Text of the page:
So, despite having my car become the momentary snack of choice, I haven’t lost my appreciation for these the magical tricksters. How about you?

17 thoughts on “Mythical Monday: Ravens, Rooks and Crows Revisited by Mae Clair

  1. The raven and the hawk. Wow…so many stories. I wish I knew how to drop pictures into comments. We came outside of a restaurant on Lake Eola where they have a problem with cormorants only to find our gold car white and green with bird poo. Tons of it. All the cars in the row blanketed in bird poo. I’m not a fan of birds.

    Liked by 1 person

    • Oh, that sounds awful! That was one of my fears with all those crows on my car, what they might have done to my metallic black paint. Fortunately, they just chowed down on my wipers, LOL! Birds definitely have there downside! 😉

      Liked by 1 person

    • Flossie, I can’t wait to see what you do with the crow. I have a friend who is writing a YA novel that centers on crows and I have a magical realism/ horror novel on a back burner that revolves around folklore related to ravens and birds. Love the mythology attached to them!


  2. Brings to mind Alfred Hitchcock’s “The Birds.” That movie creeped me out big time when I was little and it still has the same effect today…especially when I see our pasture filled with them. Alrighty then…. Great post as always!

    Liked by 1 person

    • I lived The Birds, and like you can still get creeped out by it even though I know what’s coming. Hitchcock was a master. A field of blackbirds would definitely give me pause! Glad you enjoyed the post😀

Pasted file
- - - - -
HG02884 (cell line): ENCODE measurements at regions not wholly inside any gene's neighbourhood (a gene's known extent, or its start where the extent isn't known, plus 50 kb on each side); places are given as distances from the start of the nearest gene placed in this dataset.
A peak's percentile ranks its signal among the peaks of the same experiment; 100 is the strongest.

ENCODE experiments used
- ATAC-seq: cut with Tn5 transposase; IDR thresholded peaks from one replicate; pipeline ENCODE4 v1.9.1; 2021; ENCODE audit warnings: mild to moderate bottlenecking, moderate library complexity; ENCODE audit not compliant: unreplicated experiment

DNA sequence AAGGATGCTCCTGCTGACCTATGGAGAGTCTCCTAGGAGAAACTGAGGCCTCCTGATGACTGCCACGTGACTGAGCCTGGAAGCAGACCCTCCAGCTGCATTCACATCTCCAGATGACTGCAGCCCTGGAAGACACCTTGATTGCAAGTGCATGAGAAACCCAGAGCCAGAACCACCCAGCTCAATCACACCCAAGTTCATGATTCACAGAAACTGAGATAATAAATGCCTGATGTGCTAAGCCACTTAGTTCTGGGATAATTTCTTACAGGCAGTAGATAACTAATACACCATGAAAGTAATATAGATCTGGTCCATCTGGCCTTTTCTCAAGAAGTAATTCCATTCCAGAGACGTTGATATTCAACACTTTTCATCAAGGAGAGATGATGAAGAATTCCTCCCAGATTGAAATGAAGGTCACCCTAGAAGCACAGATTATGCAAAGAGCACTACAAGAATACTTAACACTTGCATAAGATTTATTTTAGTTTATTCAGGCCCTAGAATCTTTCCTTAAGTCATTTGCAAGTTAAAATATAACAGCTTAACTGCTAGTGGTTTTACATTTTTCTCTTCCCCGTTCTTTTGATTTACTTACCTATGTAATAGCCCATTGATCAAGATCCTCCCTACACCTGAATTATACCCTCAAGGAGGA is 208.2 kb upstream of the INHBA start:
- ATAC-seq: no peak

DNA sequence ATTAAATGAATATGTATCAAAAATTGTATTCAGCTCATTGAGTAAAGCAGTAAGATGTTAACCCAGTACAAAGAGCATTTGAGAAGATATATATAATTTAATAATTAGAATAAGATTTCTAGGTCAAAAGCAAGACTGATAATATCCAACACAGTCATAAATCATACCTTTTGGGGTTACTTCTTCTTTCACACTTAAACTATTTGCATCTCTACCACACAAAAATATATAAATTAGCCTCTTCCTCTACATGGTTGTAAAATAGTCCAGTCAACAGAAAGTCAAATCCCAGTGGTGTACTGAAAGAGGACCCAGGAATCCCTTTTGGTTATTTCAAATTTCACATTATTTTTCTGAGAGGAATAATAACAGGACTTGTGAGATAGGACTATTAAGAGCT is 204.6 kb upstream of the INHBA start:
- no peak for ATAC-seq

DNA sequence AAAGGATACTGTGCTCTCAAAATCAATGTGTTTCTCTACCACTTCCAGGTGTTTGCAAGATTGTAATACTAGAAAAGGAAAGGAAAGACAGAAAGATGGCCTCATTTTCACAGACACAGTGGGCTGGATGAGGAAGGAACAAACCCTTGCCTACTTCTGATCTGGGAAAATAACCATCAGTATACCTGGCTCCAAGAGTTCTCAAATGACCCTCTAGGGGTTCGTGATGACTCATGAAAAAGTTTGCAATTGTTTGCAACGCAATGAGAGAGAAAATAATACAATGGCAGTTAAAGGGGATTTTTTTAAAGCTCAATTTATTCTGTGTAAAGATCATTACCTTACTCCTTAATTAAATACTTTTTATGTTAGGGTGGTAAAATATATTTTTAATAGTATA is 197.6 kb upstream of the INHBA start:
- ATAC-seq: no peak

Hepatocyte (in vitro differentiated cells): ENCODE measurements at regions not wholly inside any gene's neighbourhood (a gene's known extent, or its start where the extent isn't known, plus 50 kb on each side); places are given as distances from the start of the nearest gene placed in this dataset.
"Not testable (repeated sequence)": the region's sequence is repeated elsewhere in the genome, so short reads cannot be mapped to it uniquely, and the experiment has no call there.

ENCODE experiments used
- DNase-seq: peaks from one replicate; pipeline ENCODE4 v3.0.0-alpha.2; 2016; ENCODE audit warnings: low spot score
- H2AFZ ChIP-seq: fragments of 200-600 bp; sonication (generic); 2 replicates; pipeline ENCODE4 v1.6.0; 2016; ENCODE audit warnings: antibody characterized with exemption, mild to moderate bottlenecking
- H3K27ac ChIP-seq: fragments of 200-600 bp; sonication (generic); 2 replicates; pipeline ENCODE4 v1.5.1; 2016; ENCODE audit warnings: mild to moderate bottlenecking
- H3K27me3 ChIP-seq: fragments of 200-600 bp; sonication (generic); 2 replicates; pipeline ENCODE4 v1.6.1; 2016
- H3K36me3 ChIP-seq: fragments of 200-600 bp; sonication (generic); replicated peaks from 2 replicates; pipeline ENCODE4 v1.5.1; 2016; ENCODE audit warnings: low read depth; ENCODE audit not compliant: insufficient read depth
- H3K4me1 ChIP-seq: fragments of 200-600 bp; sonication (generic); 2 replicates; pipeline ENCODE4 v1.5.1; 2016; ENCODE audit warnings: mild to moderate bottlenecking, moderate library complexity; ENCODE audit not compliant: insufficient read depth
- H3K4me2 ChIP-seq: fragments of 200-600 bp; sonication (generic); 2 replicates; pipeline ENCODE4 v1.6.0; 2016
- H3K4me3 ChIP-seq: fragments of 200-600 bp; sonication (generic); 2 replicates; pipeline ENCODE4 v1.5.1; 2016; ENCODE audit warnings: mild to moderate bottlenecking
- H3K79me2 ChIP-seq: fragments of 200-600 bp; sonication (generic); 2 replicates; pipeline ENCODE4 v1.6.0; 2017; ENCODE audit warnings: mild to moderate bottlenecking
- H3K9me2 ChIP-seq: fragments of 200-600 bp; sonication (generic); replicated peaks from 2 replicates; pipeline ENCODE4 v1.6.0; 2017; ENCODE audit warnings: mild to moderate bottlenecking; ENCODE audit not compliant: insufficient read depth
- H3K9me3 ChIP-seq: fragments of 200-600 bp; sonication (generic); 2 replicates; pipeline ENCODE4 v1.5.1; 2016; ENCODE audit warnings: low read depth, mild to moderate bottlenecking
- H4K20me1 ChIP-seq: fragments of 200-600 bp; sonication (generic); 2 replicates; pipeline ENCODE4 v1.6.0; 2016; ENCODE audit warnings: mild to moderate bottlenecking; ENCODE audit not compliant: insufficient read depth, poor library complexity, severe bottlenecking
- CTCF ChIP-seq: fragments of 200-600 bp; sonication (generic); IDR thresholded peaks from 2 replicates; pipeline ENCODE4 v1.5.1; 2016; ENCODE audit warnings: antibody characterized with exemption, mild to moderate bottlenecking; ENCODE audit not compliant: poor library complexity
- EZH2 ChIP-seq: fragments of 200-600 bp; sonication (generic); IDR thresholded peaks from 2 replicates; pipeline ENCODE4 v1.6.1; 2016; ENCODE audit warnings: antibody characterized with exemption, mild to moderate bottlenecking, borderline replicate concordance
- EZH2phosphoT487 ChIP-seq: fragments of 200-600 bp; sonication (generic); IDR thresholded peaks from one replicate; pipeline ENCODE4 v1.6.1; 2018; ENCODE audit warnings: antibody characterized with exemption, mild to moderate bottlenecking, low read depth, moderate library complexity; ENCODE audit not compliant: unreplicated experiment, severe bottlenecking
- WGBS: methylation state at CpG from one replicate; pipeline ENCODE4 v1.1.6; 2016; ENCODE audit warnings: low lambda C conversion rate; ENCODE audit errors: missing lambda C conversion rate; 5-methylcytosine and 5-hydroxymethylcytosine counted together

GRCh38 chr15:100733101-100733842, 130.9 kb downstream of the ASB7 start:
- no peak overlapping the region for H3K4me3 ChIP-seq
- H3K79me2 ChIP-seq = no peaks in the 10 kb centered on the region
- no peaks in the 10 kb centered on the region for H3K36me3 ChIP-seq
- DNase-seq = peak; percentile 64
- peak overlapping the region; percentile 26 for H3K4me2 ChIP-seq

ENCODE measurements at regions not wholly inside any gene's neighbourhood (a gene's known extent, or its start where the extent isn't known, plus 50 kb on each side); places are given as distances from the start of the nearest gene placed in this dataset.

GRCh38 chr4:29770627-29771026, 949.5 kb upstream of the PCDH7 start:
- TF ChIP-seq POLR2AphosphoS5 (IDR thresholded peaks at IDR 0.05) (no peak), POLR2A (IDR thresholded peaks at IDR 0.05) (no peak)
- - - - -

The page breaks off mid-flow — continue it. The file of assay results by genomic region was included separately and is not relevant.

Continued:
3. Your captivating post brings to my mind the famous line from E.A Poe’s The Raven:
    “Quoth the Raven, Nevermore,”
    that is repeated again and again in the poem, starting to sound like a horrifying prophecy. The final image – a sleeping demon with burning eyes.
    In Romanian lore the crow/raven are symbols of death. However in Romanian fairy tales they help prince charming and bring him food or objects that have magical powers.

    Liked by 1 person

    • I love Poe’s The Raven, Carmen! In fact my original post from 2012 referenced it.i find that Ravens are often seen as a harbinger of death, but hoe cool that in Romanian folklore they also bring magical trinkets!


  4. I related the gist of this article to my crow friend, who perches each morning on the lamplight outside my window to eat his breakfast. He told me that rubber is a good nesting material when natural flora is in short supply. I tried to exact some sympathy from him for your position, but he simply said: ‘If you get a good idea, go with it’. It was around then I noticed he was holding a length of the garden string I use to tie off my sweet peas in his beak. We aren’t speaking at the moment.


    • Thanks to you and your crow friend, I am now educated as to why my windshield wipers held such magical appeal. Hopefully, my current and future vehicles won’t be so tempting (I have a feeling they were posing, as they did look awfully photogenic on that long black car). Sorry to hear about the garden string. Hope the rift doesn’t last long, your crow friend will find other suitable nesting material, and you’ll be back on speaking terms again, soon. They are very poetic looking! 🙂